In the reality show “National Treasures,” spotlights shine on a dark stage, illuminating a semi-circle of wooden chairs. They are for the show’s contestants.
These contestants lack the charisma of aspiring singers or would-be celebrity chefs. Instead, they’re inanimate historical relics from China’s past.
China has gone from ‘smashing the four olds’ to putting them on a pedestal — literally. And it’s enlisting the endorsement of China’s star system towards that effort.
On “National Treasures,” experts examine and fawn over imperial relics and compare them to their contemporaries. Think “The Voice,” but for priceless Ming dynasty vases.
But then comes the star power — Chinese celebrities, clad in period garb, perform sketches using the relics.
It sounds clunky, but young audiences have flocked to the show, which has been a roaring success since its 2017 debut. And more shows have followed. “Forbidden City: New Production,” takes celebrity endorsement to a new level by assigning popular heartthrobs “jobs” at Beijing’s renowned Palace Museum. The show follows them as they try to sell Forbidden City-themed merchandise — and, in turn, sell the image of the Palace Museum to viewers across the country.
“It is common for CCTV to use such a ‘celebrity effect’ in its entertainment programs that promote Chinese values and culture among young people,” says Dr. Jian Xu, a Chinese media expert at Australia’s Deakin University.
China’s cultural promotion efforts are nothing new, but the emergence of these shows and their progeny demonstrates the nation’s desire to shape a national conversation around its own history — and its willingness to take to new forms of media to do so.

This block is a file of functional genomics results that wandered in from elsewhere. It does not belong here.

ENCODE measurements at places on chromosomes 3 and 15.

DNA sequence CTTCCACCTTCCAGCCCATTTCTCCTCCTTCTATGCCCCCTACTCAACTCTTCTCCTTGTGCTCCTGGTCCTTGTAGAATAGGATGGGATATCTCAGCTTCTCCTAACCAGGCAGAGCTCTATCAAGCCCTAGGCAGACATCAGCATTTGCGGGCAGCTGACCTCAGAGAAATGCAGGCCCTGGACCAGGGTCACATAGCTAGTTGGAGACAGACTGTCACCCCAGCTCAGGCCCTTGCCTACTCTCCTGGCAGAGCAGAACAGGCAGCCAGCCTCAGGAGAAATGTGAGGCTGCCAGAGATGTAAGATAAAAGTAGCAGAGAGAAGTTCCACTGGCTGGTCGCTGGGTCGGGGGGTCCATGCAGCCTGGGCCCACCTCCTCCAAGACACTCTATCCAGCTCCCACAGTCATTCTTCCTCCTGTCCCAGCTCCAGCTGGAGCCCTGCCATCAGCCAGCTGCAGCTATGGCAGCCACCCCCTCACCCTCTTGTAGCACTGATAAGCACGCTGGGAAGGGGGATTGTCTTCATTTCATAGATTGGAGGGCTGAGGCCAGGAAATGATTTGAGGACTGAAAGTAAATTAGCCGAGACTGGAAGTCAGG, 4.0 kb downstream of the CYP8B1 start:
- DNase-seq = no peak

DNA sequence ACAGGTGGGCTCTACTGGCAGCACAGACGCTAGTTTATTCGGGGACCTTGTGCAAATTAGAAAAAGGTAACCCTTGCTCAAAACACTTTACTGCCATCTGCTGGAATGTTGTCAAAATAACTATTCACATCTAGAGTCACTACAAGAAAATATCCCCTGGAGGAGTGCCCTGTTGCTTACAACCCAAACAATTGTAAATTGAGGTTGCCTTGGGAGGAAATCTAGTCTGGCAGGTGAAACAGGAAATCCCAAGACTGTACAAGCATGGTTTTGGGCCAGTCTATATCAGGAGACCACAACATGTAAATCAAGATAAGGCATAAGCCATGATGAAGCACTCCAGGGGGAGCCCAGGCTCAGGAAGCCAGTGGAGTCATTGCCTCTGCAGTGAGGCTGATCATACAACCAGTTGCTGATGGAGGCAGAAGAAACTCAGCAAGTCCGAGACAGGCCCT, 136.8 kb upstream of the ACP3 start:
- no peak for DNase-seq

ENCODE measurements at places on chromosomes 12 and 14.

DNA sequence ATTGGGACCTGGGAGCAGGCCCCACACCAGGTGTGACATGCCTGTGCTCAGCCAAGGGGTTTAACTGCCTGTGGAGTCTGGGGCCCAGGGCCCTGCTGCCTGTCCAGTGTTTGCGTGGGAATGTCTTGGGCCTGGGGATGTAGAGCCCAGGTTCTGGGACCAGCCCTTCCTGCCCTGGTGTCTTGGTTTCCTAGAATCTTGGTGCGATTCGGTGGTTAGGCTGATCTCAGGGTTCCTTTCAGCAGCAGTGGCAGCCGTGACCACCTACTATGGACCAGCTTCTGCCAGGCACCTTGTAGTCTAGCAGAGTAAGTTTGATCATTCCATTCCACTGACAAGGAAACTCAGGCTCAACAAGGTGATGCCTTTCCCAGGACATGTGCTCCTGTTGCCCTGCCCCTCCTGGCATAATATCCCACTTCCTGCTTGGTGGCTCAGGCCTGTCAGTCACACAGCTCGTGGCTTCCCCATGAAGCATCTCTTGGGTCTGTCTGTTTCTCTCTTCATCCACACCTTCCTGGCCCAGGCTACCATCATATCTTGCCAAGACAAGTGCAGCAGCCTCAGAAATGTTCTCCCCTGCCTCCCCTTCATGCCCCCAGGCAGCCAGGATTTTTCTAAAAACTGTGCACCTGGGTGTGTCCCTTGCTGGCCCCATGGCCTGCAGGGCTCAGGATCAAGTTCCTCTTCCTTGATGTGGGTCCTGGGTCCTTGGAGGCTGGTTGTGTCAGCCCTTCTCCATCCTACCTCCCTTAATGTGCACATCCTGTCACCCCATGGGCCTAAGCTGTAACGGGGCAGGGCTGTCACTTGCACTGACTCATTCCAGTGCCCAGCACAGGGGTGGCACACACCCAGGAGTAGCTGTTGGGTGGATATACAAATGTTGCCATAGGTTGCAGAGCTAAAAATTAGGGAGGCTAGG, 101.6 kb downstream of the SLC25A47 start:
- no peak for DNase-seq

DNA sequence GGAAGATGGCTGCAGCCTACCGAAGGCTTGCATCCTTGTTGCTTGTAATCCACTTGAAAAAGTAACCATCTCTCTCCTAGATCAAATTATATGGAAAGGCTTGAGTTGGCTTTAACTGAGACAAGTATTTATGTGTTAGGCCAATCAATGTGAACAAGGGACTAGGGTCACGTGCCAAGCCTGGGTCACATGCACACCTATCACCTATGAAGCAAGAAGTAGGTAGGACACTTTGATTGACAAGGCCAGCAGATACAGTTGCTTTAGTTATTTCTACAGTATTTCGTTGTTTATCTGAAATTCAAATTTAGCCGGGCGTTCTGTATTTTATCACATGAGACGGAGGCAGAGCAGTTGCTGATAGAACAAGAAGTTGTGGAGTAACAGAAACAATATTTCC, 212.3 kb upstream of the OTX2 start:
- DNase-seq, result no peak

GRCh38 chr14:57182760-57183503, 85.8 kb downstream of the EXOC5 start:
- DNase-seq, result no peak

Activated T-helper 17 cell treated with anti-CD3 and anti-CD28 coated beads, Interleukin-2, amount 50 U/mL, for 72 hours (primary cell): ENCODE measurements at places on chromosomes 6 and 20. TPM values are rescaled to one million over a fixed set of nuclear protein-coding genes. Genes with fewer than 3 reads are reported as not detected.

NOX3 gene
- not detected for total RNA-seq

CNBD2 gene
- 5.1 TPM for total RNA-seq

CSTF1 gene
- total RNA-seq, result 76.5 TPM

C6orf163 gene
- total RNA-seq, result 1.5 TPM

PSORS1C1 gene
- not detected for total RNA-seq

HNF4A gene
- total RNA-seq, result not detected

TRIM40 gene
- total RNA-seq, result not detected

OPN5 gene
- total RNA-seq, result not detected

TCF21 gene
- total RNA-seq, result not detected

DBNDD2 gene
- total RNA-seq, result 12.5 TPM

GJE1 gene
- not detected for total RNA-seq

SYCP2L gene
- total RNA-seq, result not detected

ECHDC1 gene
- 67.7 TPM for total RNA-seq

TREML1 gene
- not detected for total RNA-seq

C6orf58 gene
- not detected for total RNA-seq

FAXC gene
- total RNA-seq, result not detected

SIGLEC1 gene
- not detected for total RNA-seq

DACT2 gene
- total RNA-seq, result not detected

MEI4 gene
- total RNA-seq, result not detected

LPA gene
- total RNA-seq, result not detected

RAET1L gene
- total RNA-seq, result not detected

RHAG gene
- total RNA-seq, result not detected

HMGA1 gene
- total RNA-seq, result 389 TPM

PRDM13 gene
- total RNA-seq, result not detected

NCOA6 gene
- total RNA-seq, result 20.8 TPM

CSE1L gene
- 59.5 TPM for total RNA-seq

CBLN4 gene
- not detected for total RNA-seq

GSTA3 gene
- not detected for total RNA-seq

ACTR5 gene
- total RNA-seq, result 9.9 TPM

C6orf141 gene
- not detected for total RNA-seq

At the same time that China is restricting the content allowed on reality shows, it’s promoting its own. As a result, a state-sanctioned historical narrative is reaching young people in China where they already are: on their phones and on live-streaming platforms. And if viewer numbers are any indication, it appears to be working.
A TV trend
Reality programming has been a fixture of Chinese TV for many years, but it exploded after 2017’s runaway hit “The Rap of China.”
The first season of the talent competition for would-be rappers garnered twice as many views as there are people in China. It fuelled a surge in the popularity of breakout Chinese hip-hop acts like Higher Brothers, and spinoffs related to hip-hop culture, such as streaming platforms iQiyi’s “Hot Blood Dance Crew,” and Youku’s “Street Dance of China.”
Chinese state organs sought to counter the encroaching domination of Western popular culture among young people by popularizing traditional Chinese culture instead, Dr. Xu tells Caixin.
The same year that tattoos and street style began to take over TV, China’s State Administration of Press, Publication, Radio, Film and Television (SAPPRFT) cracked down on them — forcing rappers to apologize for dirty lyrics and cover up their tattoos on television.
“(SAPPRFT) had been tightening the regulations on reality shows that promote Western popular culture, such as ‘The Rap of China,’” he says. “In the meantime, SAPPRFT required TV stations to produce ‘ethics-building programs’ depicting traditional Chinese virtues, Chinese culture and history, and socialist values.”
SAPPRFT was subsumed into the National Radio and Television Administration in 2018.